Another likely advantage of the CBCT scan is that the data acquired include information for the entire craniofacial region. Additional views such as lateral cephalograms, panoramic radiographs, occlusograms, airway evaluations, and volumetric images are available from the original acquisition data. These images can be manipulated with imaging software to aid the dental provider in diagnosis and treatment planning. The costs, efficiency, and benefits of CBCT imaging are favorable, because 1 imaging session can provide many views.
Material and methods
Eighteen consecutive patients (12 female, 6 male) with impacted maxillary canines were identified in the orthodontic clinic at the School of Dentistry, University of California at San Francisco. Twenty-five impacted canines were identified they included 7 bilateral impactions. Six canines were unilateral on the right, and 5 were unilateral on the left. The subjects ranged in age from 12.3 to 34.6 years (mean, 16.9 ± 5.8 years). Exclusion criteria included presence of deciduous teeth, craniofacial anomalies, incomplete root formation, and existing orthodontic appliances. For each subject, traditional 2D diagnostic radiographs and CBCT scans (Hitachi MercuRay, Hitachi Medical Technology, Tokyo, Japan) in digital imaging and communications in medicine (DICOM) format were obtained.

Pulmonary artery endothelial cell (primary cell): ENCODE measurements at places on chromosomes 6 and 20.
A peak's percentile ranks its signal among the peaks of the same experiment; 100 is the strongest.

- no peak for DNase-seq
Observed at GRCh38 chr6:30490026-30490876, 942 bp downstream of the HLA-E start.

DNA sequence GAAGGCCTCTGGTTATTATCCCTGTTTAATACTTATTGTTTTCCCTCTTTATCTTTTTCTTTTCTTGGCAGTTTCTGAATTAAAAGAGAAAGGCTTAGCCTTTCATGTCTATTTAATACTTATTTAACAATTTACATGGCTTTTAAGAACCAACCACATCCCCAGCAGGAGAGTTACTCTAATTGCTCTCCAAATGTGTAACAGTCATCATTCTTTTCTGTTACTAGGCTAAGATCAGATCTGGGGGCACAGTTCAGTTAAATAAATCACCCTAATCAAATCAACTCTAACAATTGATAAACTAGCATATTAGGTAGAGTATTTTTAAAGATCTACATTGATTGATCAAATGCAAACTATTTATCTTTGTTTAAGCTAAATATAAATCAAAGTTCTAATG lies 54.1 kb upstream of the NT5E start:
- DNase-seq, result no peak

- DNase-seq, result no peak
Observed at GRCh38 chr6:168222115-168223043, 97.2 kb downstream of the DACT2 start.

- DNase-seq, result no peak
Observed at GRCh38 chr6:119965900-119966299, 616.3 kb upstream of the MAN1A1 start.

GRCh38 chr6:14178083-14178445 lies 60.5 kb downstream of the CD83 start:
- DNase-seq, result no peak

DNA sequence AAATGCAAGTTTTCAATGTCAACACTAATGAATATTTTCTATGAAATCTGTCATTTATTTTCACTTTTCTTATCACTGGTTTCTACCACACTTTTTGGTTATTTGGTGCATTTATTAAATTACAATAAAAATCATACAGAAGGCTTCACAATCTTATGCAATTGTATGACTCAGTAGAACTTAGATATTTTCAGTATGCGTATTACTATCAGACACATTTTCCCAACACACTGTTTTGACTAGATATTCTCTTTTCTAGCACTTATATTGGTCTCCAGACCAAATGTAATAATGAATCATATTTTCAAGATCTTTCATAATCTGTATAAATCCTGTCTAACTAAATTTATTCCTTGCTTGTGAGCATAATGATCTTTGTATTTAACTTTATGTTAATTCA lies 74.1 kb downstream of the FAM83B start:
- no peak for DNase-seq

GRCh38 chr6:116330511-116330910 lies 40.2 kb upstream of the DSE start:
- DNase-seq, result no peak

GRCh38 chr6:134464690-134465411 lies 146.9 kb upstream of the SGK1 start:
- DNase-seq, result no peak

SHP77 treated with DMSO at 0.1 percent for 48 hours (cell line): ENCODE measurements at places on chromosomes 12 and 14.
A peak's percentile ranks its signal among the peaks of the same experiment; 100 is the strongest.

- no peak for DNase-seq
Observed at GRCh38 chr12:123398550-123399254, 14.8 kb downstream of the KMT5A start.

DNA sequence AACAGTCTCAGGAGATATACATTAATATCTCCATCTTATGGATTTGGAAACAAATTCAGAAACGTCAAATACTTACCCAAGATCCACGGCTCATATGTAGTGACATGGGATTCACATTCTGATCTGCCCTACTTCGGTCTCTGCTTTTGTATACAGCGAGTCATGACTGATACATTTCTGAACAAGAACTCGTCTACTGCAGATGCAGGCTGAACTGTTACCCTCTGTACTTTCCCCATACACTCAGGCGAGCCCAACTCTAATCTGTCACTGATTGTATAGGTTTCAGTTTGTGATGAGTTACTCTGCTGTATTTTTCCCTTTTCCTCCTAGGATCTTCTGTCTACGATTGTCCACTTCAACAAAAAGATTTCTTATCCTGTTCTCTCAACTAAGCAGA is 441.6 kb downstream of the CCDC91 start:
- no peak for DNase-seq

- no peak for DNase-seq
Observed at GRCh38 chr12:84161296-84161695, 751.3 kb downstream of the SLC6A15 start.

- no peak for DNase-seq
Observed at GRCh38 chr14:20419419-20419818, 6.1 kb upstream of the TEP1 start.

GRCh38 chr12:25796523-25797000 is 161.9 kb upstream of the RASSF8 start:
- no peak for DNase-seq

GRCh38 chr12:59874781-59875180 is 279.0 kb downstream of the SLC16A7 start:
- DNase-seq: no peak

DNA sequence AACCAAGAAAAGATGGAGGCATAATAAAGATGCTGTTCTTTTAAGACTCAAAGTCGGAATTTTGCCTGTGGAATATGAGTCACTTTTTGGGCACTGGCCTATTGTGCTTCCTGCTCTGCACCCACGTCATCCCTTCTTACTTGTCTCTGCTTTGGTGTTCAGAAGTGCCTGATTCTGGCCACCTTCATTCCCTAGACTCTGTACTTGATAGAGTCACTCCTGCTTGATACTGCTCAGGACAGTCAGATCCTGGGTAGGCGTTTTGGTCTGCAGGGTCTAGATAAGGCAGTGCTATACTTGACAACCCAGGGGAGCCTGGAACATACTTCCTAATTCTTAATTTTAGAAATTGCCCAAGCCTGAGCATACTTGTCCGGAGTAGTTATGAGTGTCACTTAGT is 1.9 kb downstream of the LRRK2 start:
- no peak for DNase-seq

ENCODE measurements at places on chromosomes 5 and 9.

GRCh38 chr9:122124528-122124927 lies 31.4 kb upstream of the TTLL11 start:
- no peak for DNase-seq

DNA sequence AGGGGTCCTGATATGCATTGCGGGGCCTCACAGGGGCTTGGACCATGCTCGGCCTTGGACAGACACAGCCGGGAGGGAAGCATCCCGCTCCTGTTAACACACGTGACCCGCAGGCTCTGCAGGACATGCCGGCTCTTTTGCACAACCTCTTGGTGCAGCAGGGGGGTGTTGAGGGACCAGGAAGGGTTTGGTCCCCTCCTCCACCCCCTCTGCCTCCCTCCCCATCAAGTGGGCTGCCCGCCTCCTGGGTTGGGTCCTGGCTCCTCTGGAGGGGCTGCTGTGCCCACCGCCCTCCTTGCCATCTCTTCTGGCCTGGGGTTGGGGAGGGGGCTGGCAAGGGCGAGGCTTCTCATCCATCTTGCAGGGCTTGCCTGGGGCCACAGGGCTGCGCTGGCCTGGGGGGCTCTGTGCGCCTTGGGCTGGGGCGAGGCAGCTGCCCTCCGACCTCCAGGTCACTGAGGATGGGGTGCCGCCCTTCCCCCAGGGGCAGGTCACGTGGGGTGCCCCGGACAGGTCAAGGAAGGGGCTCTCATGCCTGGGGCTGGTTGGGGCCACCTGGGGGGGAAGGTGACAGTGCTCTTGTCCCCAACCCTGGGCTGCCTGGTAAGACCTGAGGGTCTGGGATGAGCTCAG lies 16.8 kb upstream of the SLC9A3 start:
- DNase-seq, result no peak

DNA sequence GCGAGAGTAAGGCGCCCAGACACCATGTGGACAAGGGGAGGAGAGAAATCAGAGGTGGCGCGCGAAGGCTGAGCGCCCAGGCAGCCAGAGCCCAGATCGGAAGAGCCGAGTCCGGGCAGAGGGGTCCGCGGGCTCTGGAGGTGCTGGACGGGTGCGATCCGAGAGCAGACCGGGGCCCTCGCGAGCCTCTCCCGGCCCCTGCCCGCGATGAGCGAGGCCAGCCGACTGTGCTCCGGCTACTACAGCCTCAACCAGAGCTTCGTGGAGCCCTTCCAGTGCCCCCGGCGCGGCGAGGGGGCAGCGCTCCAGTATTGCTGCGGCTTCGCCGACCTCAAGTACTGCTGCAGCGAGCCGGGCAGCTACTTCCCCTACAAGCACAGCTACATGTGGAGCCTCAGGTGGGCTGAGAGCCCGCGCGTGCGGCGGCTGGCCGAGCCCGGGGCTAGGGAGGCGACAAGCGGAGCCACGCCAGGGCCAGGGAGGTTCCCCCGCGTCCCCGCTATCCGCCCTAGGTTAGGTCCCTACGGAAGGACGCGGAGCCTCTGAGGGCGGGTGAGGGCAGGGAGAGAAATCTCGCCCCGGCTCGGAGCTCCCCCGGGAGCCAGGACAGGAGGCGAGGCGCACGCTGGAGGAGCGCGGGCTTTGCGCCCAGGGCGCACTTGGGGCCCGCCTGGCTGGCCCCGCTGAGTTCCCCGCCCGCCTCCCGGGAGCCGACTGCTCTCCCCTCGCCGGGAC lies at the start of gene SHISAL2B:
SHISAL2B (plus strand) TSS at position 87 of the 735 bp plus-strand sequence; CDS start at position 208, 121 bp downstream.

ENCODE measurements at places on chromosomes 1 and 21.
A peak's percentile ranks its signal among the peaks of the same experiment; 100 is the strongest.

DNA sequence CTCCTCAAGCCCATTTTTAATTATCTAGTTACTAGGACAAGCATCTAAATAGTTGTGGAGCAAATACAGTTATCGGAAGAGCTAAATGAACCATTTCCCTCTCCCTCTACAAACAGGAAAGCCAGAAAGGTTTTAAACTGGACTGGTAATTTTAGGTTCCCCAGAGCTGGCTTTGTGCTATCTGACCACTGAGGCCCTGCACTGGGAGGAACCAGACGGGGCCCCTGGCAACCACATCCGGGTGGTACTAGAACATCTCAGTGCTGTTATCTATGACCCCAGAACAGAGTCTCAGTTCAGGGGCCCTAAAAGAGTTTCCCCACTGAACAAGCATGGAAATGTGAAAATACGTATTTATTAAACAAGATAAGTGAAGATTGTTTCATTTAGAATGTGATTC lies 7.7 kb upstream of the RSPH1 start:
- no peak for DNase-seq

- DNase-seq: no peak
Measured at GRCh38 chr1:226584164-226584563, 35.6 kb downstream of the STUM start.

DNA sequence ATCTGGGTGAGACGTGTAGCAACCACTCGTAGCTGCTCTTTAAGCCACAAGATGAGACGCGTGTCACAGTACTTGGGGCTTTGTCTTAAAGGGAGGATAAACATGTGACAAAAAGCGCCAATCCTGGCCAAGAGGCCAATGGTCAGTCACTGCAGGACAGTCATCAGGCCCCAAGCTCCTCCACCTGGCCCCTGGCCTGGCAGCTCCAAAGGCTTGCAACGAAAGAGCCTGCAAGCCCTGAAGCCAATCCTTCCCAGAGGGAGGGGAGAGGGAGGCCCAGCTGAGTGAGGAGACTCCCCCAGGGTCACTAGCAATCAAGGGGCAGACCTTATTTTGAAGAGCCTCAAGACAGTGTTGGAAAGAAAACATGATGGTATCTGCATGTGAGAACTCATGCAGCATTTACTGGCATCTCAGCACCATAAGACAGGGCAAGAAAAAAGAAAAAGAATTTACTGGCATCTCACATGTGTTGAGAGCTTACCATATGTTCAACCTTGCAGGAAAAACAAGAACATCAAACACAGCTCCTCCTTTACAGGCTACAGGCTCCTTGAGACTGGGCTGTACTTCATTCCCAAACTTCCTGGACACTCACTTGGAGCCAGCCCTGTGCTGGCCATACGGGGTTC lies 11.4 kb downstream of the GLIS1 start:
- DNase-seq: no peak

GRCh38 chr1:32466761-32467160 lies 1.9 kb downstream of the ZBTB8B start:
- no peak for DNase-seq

The 2D traditional radiographs included a panoramic radiograph to evaluate the vertical position, an occlusal x-ray to evaluate the proximity to adjacent teeth, and 2 periapical radiographs ( Fig 1 ) to determine the labiopalatal position. Volumetric images of the maxillary dentition were obtained from a CBCT scan. CBWorks software (CyberMed, Seoul, Korea) was used for the segmentation process. The volume operation and sculpt features eliminated all soft tissues and hard tissues except the maxillary dentition ( Fig 2 ). One operator (E.H.) performed segmentation of the maxillary dentition. Three-dimensional images included anterior, posterior, rostral-caudal, caudal-rostral, labial, and palatal views. The images were illustrated on 1 sheet of glossy photo paper (Epson, Long Beach, Calif). All identifying patient information was removed, including name, sex, age, and race. The institutional review board of the University of California at San Francisco, the Committee on Human Research, approved this study. Informed consent to participate in this study was obtained from each subject or, for minors, a guardian.
The presentation of the impacted maxillary canines was ordered with a random number generator ( www.randomizer.org ). In addition, 5 impacted maxillary canines were randomly selected for replicates and were interspersed randomly to be evaluated a second time to determine intraoperator reliability. A total of 60 stations were prepared; they included 30 sets of traditional 2D radiographs and 30 CBCT 3D volumetric renderings.
Seven faculty members participated in the study: 4 orthodontists (including J.H. and E.J.) and 3 oral surgeons (including J.S.L.); 4 had less than 10 years of clinical experience, and 3 had more. All impacted canines were evaluated in one session. Before starting, each judge reviewed the questionnaire as part of the calibration process. At each station, the judge was asked to complete the questionnaire for that tooth. Each clinician was randomly assigned a starting point. The time to complete all 60 questionnaires ranged from 1.5 to 2.5 hours.